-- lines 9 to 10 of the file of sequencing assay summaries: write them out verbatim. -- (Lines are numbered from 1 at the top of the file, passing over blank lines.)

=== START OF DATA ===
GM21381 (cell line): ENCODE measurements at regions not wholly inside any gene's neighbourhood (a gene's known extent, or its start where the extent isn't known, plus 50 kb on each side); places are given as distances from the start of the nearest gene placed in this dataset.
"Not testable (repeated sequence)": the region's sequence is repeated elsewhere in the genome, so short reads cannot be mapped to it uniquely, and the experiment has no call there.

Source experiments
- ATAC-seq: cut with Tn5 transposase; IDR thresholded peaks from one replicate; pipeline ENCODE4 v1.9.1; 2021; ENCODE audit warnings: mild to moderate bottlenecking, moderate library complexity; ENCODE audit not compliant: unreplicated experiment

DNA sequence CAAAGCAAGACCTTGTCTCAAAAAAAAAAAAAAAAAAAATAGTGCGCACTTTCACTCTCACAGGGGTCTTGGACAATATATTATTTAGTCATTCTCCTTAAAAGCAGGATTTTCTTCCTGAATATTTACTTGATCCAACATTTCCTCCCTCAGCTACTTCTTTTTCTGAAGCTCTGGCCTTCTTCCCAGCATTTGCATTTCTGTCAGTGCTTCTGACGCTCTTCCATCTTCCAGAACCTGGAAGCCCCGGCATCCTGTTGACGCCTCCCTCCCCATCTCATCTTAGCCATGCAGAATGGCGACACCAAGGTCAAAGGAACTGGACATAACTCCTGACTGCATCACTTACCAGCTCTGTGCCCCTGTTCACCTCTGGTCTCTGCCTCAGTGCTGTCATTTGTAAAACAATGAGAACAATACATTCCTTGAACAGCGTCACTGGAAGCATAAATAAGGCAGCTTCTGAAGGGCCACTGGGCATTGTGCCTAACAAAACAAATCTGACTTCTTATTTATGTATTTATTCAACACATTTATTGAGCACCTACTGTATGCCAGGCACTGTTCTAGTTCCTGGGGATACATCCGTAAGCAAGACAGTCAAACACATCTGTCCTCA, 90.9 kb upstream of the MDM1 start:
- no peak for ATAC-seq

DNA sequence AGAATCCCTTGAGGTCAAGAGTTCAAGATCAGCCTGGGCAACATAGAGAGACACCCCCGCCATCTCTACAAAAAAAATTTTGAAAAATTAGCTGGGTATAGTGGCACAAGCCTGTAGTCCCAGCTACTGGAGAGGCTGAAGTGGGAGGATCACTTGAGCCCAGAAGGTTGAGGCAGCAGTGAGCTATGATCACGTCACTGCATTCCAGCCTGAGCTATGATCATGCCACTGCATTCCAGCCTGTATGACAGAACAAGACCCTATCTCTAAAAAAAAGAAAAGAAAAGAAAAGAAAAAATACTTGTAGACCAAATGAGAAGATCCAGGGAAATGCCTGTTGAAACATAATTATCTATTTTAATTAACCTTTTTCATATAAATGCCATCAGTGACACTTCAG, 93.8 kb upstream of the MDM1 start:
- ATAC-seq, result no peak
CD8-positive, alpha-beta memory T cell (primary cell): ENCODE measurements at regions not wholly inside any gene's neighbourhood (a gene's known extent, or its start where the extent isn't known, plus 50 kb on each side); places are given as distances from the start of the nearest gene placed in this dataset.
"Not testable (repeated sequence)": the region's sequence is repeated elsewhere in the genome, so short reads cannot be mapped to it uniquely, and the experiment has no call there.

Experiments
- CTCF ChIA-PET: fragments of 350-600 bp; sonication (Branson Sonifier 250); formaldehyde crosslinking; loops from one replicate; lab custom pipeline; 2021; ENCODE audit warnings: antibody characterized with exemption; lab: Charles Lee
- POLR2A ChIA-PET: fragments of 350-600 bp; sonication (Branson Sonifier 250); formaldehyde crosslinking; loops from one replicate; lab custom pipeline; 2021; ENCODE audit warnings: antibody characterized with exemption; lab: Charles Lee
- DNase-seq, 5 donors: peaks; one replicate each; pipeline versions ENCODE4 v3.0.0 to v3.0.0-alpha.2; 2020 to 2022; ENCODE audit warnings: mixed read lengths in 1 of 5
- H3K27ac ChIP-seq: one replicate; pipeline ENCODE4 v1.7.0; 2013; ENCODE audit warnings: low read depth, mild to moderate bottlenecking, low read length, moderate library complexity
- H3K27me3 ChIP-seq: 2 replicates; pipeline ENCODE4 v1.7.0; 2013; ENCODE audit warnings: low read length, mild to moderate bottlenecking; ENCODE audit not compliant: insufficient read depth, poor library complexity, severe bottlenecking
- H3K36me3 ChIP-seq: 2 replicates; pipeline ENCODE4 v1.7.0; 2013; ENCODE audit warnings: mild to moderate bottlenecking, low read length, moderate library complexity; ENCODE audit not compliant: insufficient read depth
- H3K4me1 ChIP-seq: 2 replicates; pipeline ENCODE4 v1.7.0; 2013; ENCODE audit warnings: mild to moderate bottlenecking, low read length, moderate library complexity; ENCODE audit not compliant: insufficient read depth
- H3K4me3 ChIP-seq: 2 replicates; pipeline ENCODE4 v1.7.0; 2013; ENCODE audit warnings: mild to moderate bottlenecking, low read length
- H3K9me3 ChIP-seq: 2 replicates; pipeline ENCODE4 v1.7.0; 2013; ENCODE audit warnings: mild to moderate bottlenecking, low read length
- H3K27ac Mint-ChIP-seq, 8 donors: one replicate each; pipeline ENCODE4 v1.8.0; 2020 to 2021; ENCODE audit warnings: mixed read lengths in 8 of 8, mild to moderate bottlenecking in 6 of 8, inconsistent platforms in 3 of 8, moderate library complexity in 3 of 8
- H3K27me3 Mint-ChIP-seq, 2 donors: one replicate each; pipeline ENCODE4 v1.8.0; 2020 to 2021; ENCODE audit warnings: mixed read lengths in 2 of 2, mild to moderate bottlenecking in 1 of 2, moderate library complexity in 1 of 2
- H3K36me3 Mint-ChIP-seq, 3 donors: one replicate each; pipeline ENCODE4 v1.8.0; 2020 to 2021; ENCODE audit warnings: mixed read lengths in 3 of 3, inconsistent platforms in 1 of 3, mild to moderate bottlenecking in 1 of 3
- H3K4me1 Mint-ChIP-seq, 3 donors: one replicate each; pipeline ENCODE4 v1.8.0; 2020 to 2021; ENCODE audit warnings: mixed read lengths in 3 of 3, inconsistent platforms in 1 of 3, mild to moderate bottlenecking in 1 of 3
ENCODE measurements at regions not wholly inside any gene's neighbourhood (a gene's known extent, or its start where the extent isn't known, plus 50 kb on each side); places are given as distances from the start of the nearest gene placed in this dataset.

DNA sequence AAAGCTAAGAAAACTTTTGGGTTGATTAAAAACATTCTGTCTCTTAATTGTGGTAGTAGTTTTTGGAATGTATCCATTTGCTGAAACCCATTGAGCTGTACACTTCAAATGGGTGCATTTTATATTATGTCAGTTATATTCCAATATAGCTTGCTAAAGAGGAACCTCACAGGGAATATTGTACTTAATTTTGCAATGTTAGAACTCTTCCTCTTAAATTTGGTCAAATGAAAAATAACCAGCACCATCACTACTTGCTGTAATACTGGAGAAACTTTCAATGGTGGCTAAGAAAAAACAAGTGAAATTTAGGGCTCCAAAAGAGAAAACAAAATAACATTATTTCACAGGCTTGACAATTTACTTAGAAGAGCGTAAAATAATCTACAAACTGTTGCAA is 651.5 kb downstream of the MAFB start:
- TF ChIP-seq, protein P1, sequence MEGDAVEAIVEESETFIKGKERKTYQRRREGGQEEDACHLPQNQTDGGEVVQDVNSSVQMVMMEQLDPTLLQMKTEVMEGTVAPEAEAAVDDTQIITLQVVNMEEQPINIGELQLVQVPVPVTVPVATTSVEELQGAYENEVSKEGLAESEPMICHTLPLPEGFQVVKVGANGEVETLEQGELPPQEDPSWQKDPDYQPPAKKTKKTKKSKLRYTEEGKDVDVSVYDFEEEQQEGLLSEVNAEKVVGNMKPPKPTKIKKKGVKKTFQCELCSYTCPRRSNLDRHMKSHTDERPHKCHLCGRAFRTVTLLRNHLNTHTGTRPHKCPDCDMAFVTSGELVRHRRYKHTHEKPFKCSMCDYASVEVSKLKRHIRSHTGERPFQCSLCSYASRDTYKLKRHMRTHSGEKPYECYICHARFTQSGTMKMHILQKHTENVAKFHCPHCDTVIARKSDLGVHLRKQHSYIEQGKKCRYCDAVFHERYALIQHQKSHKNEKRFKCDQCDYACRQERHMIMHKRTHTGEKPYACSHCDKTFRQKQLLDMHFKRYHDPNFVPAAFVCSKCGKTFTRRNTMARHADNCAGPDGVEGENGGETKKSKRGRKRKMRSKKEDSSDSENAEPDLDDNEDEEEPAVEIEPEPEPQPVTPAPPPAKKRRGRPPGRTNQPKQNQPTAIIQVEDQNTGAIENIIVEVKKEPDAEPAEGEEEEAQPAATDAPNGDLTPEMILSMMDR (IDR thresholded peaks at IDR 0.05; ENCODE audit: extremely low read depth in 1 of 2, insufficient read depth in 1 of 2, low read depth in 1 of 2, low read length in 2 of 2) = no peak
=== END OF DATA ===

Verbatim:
CD8-positive, alpha-beta memory T cell (primary cell): ENCODE measurements at regions not wholly inside any gene's neighbourhood (a gene's known extent, or its start where the extent isn't known, plus 50 kb on each side); places are given as distances from the start of the nearest gene placed in this dataset.
"Not testable (repeated sequence)": the region's sequence is repeated elsewhere in the genome, so short reads cannot be mapped to it uniquely, and the experiment has no call there.